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Home > CAPEC List > CAPEC-681: Exploitation of Improperly Controlled Hardware Security Identifiers (Version 3.6)  

CAPEC-681: Exploitation of Improperly Controlled Hardware Security Identifiers

Attack Pattern ID: 681
Abstraction: Detailed
Status: Draft
Presentation Filter:
+ Description

An adversary takes advantage of missing or incorrectly configured security identifiers (e.g., tokens), which are used for access control within a System-on-Chip (SoC), to read/write data or execute a given action.

+ Extended Description

A System-on-Chip (SoC) often implements a security identifier mechanism to differentiate what actions are allowed or disallowed when a transaction originates from an entity. However, these mechanisms may be exploitable due to any number of the following:

  • The security identifiers are missing
  • The security identifiers are incorrectly implemented or generated
  • The security identifiers are generated with an obsolete encoding
  • The security identifiers are generated and implemented correctly, but are improperly protected

If the security identifiers leveraged by the SoC are missing or misconfigured, an adversary may be able to take advantage of this shortcoming to circumvent the intended access controls. This could result in the adversary gaining unintended access, performing a Denial of Service (DoS), escalating privileges, or spoofing actions from a trusted agent.

+ Likelihood Of Attack

Medium

+ Typical Severity

Very High

+ Relationships
Section HelpThis table shows the other attack patterns and high level categories that are related to this attack pattern. These relationships are defined as ChildOf and ParentOf, and give insight to similar items that may exist at higher and lower levels of abstraction. In addition, relationships such as CanFollow, PeerOf, and CanAlsoBe are defined to show similar attack patterns that the user may want to explore.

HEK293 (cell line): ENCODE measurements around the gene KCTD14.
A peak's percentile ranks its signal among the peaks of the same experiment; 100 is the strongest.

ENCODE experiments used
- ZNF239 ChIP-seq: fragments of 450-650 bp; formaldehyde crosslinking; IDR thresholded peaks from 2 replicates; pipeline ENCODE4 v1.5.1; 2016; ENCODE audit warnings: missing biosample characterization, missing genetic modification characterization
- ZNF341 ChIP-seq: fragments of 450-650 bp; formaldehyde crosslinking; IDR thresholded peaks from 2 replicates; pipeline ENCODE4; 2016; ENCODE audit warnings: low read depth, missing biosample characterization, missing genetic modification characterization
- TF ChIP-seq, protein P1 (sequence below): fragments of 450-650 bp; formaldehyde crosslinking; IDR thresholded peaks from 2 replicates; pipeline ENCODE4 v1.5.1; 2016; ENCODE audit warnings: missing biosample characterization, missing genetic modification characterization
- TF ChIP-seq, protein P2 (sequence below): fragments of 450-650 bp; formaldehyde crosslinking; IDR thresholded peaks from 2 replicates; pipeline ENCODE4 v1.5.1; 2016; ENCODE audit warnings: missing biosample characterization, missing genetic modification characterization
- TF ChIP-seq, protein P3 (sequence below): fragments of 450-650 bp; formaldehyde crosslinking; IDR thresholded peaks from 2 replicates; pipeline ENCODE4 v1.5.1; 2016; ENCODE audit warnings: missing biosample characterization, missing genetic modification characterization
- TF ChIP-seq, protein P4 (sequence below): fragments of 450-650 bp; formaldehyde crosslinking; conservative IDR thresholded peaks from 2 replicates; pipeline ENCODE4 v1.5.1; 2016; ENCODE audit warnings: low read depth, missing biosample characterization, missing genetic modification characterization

NatureTypeIDName
ChildOfStandard Attack PatternStandard Attack Pattern - A standard level attack pattern in CAPEC is focused on a specific methodology or technique used in an attack. It is often seen as a singular piece of a fully executed attack. A standard attack pattern is meant to provide sufficient details to understand the specific technique and how it attempts to accomplish a desired goal. A standard level attack pattern is a specific type of a more abstract meta level attack pattern.1Accessing Functionality Not Properly Constrained by ACLs
ChildOfStandard Attack PatternStandard Attack Pattern - A standard level attack pattern in CAPEC is focused on a specific methodology or technique used in an attack. It is often seen as a singular piece of a fully executed attack. A standard attack pattern is meant to provide sufficient details to understand the specific technique and how it attempts to accomplish a desired goal. A standard level attack pattern is a specific type of a more abstract meta level attack pattern.180Exploiting Incorrectly Configured Access Control Security Levels